Rounding to the nearest 10
Rounding is used to make numbers easier to calculate with, particularly when doing maths in your head. For example, if you went shopping, you might keep a rough running total of what you had spent to check if you had enough money when you got to the till.
When we round, we give a rough approximation of the number. So if I'd spent £18 shopping, I might say "about £20" - this is an example of rounding to the nearest 10.
Think about a number line from 20 to 30. The numbers 21, 22, ... 28, 29 all lie somewhere on that number line. To round any of these to the nearest 10, simply think about the position on that number line, and work out if it is closer to 20 or 30. So 24 would round to 20 to the nearest 10, because it is closer to 20 than 30, but 27 would round up to 30.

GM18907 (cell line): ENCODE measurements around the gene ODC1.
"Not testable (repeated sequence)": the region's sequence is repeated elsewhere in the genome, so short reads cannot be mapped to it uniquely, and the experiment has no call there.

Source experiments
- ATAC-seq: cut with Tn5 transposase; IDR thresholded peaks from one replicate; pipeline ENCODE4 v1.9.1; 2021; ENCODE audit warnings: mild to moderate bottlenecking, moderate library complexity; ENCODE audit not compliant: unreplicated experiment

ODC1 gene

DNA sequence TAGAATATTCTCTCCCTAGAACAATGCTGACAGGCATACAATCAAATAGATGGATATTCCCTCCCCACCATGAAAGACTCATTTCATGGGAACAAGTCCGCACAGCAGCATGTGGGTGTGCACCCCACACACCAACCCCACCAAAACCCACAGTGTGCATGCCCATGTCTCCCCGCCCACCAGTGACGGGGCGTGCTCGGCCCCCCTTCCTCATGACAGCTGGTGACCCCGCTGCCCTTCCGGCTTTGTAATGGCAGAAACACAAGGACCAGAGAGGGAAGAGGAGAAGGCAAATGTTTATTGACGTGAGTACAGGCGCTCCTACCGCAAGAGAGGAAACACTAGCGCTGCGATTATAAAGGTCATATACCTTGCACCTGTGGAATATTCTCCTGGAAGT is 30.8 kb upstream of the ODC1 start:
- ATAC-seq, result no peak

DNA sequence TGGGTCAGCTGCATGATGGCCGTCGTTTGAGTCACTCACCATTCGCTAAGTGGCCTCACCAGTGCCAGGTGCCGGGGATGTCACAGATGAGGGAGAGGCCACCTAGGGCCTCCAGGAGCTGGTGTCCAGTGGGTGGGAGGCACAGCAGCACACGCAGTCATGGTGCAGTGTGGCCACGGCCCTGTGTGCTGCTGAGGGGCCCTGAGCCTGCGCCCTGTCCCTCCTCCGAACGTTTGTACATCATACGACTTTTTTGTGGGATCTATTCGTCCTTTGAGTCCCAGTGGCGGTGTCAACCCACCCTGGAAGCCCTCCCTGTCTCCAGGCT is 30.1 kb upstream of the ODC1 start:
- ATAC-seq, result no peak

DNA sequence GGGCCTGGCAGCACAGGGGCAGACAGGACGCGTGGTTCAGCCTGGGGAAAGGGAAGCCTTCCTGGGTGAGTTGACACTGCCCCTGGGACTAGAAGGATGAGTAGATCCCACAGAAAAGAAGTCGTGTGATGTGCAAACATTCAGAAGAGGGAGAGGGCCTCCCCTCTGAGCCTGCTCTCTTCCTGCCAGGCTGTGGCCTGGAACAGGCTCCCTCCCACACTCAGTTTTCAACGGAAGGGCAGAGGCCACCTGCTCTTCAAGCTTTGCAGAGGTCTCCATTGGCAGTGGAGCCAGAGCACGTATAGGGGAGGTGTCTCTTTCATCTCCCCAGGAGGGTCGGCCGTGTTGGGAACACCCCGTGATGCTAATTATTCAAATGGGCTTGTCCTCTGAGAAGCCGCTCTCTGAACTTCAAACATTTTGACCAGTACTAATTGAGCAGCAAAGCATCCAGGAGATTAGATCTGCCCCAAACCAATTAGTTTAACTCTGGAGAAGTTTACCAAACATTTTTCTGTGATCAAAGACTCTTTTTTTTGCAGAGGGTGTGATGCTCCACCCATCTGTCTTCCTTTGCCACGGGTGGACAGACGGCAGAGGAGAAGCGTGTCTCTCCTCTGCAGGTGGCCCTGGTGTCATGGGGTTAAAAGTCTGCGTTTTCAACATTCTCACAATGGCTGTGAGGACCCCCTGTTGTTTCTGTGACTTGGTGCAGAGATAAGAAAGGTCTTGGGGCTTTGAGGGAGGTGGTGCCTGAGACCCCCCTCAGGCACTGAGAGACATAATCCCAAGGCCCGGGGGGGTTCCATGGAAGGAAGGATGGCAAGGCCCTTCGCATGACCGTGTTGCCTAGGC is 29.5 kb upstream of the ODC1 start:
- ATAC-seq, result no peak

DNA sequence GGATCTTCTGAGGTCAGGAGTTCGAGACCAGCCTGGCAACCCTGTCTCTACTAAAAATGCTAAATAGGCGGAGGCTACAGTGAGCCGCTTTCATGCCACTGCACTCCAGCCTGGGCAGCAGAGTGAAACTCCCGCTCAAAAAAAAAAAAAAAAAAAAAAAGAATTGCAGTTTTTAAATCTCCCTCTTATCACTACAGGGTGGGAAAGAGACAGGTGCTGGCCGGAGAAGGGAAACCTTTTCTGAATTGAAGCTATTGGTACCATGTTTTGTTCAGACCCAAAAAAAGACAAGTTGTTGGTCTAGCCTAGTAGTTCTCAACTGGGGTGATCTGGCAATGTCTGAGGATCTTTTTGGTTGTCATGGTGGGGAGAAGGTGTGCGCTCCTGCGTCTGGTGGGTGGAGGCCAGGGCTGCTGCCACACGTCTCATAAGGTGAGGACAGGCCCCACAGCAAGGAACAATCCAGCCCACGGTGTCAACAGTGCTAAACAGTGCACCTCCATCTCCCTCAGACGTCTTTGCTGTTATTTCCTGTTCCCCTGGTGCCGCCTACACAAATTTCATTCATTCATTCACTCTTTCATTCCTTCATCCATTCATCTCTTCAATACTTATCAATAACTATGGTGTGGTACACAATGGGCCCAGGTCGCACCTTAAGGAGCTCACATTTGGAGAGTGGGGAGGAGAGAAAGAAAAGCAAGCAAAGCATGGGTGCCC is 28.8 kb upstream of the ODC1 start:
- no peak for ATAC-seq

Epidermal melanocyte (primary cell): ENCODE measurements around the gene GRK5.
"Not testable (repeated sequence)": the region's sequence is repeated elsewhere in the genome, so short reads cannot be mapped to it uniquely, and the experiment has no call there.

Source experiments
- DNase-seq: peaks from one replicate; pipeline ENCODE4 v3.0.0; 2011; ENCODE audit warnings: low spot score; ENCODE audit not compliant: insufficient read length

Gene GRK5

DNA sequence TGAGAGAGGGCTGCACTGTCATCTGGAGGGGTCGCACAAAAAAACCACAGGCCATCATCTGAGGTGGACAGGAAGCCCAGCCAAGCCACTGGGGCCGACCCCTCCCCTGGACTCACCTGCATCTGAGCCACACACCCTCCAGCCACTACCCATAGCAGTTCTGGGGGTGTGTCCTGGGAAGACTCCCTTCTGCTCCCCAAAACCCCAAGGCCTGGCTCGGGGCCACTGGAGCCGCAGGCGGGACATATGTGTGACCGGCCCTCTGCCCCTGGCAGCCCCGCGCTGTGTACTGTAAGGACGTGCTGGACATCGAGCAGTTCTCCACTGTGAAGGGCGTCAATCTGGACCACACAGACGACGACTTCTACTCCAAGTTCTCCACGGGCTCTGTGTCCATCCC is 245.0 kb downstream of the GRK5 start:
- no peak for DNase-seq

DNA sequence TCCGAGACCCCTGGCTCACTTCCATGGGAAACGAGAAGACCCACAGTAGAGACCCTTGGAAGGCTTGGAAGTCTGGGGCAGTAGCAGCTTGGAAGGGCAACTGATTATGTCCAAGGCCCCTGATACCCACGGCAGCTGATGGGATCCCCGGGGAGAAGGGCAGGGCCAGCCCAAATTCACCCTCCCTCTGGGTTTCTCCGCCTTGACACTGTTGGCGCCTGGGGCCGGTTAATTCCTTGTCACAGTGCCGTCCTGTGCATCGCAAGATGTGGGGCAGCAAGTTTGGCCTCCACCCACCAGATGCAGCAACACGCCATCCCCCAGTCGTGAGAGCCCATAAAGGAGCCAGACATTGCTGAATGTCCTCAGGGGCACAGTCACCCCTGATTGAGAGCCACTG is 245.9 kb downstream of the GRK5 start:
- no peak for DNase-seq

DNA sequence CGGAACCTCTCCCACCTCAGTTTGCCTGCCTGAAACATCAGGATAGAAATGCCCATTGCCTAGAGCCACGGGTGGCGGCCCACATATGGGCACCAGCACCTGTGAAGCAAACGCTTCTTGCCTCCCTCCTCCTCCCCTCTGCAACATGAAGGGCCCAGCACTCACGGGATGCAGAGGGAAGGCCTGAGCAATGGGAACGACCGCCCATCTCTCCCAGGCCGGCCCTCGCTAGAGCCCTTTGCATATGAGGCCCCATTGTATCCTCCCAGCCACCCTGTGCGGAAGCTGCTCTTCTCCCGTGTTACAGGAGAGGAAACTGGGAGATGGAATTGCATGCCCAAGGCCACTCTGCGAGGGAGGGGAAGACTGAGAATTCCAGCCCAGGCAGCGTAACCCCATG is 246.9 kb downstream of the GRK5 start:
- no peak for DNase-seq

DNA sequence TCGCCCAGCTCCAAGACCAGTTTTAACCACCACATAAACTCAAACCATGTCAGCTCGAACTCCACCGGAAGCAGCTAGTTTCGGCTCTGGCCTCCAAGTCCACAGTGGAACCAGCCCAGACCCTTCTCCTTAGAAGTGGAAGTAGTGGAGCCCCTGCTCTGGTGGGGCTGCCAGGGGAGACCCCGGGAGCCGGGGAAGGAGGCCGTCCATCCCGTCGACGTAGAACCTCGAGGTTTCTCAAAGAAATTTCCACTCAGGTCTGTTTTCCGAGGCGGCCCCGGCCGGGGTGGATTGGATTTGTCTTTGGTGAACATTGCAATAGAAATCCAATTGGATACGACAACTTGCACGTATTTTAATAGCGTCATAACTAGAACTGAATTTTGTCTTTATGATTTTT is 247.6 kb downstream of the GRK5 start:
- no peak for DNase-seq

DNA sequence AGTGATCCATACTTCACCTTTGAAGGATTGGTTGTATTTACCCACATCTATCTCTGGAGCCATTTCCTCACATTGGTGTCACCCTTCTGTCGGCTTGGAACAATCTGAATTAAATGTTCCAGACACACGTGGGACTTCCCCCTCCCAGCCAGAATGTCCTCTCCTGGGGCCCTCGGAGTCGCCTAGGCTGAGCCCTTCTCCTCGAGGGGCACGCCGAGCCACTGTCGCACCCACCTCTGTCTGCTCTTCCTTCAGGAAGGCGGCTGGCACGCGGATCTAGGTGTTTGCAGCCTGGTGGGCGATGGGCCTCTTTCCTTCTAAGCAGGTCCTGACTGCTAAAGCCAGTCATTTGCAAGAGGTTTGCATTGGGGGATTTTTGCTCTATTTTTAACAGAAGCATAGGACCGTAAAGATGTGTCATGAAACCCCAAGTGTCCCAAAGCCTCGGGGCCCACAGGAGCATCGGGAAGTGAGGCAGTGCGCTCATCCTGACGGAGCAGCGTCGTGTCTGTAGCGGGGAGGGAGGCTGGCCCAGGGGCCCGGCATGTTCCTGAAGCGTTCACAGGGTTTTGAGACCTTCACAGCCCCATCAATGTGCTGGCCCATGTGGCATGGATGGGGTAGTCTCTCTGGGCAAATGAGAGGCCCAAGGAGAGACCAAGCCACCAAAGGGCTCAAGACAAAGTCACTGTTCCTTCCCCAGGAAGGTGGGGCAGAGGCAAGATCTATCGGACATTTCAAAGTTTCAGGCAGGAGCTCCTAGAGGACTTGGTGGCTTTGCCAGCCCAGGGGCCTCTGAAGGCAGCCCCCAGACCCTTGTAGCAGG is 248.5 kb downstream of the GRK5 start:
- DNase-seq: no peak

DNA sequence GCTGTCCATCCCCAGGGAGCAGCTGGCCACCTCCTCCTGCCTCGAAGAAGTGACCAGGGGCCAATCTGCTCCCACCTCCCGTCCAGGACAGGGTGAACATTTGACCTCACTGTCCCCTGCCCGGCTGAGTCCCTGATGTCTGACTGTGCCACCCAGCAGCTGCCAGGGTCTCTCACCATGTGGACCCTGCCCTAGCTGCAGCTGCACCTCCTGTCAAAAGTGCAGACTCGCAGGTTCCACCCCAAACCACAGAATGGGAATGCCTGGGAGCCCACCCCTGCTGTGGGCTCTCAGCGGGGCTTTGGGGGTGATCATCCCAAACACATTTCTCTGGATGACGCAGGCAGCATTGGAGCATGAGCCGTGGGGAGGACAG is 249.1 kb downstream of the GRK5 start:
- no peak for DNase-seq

25 is right in the middle between 20 and 30. Although it is exactly halfway, by convention (that just means something we've all decided to do in a certain way), we always round up to the next 10. You might sometimes here the rule "5 or more rounds up".
To round without drawing a number line, first identify the tens digit. Next, work out the next 10 up. Finally, check the units digit to see if the number should stay (or round down) to its current tens digit, or round up to the next 10.
- IXL: Online questions with solutions.